In the run-up to the 1988 uprising, the Burmese-language radio services of the BBC and VOA played a critical role, virtually coordinating public protests by disseminating information about the riot police’s brutality against students and the country’s economic crisis. In the 2007 Saffron Revolution, the protesters had the advantage of significantly increased media access and information technology, and thereby managed to broaden the protests. When the regime cracked down on the Buddhist monk-led protests, the pictures and video footage of the marching and killing were sent to the outside world via the Internet, increasing the protesters’ leverage both at the time and for the future.
In contrast, one way in which opposition activists lose leverage is by focusing too much on their own political demands—such as the transfer of power to the NLD due to its victory in the 1990 election—or on political dialogue that is not perceived to be directly related to the people’s daily struggle for survival. When the opposition becomes self-centered, leverage is diminished because the public becomes indifferent to politics and leaves the activists on their own to achieve their personal political demands.
One of the crucial reasons the 8-8-88 mass uprising failed was that the opposition did not provide the strategic leadership necessary to achieve the endgame of regime change. When the street protests reached their peak in late August through September 18, government mechanisms collapsed. However, the opposition leaders did not unify and either create or seize the opportunity for regime change or negotiated transition in the power vacuum.
Burma’s opposition leadership has always been enthusiastic when it comes to mobilizing mass movements, but has failed to capitalize and achieve the intended results when protests have reached their crescendo. In other words, the opposition always tries hard to achieve the means (instigating a mass movement) as if that is the end in itself.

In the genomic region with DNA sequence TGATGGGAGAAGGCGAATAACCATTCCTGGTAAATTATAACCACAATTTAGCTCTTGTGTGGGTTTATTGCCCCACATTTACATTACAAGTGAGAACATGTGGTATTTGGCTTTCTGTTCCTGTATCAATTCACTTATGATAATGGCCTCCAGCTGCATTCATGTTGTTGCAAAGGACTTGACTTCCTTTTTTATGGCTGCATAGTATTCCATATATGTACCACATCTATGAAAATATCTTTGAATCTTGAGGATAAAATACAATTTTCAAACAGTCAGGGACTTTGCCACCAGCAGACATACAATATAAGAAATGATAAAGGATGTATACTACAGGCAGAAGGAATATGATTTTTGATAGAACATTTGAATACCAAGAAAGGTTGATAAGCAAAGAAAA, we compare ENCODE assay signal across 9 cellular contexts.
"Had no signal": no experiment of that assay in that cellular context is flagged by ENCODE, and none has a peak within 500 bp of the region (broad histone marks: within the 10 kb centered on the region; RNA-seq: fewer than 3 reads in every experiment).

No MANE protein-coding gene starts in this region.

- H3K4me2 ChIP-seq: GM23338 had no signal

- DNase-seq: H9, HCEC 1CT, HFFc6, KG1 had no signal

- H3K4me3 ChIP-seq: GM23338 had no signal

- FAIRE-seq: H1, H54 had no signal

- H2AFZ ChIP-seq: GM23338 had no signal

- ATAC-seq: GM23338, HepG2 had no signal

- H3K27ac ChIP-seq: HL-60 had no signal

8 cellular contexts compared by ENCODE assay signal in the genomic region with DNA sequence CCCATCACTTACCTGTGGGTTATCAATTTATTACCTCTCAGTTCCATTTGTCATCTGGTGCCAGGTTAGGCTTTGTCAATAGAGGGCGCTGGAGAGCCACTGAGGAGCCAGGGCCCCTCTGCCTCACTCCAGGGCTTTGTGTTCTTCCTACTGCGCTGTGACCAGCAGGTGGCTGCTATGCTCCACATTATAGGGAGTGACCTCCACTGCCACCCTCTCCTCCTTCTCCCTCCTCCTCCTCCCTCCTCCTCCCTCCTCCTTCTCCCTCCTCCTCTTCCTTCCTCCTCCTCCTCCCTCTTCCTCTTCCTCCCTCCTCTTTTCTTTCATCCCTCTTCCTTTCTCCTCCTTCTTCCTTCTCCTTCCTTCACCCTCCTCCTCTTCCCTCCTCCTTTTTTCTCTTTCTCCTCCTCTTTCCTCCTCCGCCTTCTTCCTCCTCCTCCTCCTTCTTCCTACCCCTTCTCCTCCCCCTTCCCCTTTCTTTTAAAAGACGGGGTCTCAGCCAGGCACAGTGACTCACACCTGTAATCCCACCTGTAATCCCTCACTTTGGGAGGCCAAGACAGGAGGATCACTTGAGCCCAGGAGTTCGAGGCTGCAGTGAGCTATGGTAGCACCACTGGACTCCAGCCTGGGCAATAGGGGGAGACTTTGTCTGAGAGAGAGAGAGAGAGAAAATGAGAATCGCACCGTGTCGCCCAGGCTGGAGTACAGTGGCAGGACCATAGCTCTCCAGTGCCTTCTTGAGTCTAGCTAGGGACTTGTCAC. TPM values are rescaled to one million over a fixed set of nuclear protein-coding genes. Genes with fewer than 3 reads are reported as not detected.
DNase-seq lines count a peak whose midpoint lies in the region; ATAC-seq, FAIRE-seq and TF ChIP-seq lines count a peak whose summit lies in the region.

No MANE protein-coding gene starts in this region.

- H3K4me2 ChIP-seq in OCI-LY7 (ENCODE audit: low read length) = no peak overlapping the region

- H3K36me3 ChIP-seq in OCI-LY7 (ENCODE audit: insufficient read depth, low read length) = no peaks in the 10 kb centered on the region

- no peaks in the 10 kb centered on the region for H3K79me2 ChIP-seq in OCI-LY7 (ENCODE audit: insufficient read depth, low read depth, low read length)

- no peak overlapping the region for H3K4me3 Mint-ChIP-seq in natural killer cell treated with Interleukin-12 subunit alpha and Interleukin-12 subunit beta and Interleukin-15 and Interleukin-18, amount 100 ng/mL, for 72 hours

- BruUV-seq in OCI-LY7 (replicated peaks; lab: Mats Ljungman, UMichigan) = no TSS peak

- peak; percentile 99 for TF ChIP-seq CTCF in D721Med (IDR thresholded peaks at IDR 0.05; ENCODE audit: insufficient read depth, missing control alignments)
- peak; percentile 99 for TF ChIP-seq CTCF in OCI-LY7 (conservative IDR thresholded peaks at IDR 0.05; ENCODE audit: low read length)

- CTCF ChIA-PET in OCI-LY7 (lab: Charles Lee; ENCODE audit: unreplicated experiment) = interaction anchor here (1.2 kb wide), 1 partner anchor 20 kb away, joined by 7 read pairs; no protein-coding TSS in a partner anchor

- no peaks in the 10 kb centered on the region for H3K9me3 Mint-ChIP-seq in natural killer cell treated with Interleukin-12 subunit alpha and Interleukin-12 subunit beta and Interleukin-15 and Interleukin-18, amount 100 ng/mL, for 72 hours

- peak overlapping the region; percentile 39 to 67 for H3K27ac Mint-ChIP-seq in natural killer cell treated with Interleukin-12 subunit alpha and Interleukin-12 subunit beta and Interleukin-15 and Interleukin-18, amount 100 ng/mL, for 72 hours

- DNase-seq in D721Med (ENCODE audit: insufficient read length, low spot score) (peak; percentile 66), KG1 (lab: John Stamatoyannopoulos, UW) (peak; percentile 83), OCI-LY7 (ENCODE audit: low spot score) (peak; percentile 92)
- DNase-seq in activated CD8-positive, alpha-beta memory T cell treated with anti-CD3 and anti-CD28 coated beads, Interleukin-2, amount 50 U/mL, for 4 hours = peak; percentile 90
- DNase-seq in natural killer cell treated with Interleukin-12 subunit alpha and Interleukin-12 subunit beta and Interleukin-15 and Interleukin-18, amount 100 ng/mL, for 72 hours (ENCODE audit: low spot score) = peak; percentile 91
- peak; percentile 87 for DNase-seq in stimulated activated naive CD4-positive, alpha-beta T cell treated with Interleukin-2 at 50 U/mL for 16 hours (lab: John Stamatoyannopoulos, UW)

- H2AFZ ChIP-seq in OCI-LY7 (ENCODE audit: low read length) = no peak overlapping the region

While public pressure alone can challenge the status quo, whether a public movement leads to a genuine political transition depends on whether the opposition employs an effective endgame strategy. Of course, mass movements will remain the sine qua non for Burma’s opposition so long as the intransigent regime refuses to initiate inclusive political reform.
In summary, the question of relevancy for Burmese opposition groups must be viewed from two perspectives: their legitimacy and the outcome of their effort. At this time, it appears that while the opposition groups will remain relevant in terms of public support and legitimacy, they will have to improve their performance with respect to their ability to maintain resilience, obtain leverage and formulate effective endgame strategies.
This will require opposition groups to diversify their repertoire, adopt tactical innovations, persuade influential third parties to support their cause, broaden their social base and balance between a principle-based and an interest-based approach. If able to do so, they will not only increase the likelihood of accomplishing their goals, they will increase their relevance far beyond their current moral legitimacy.
Hindsight might not be merciful, but it helps break the cycle of repeating the same thing over and over while expecting different results. Moreover, it helps in the process of exiting the mindset of nostalgia and entering the forward-looking strategic realm, which is exactly what the generation that lead Burma’s 1988 popular movement must do to make themselves relevant in the country’s current political landscape.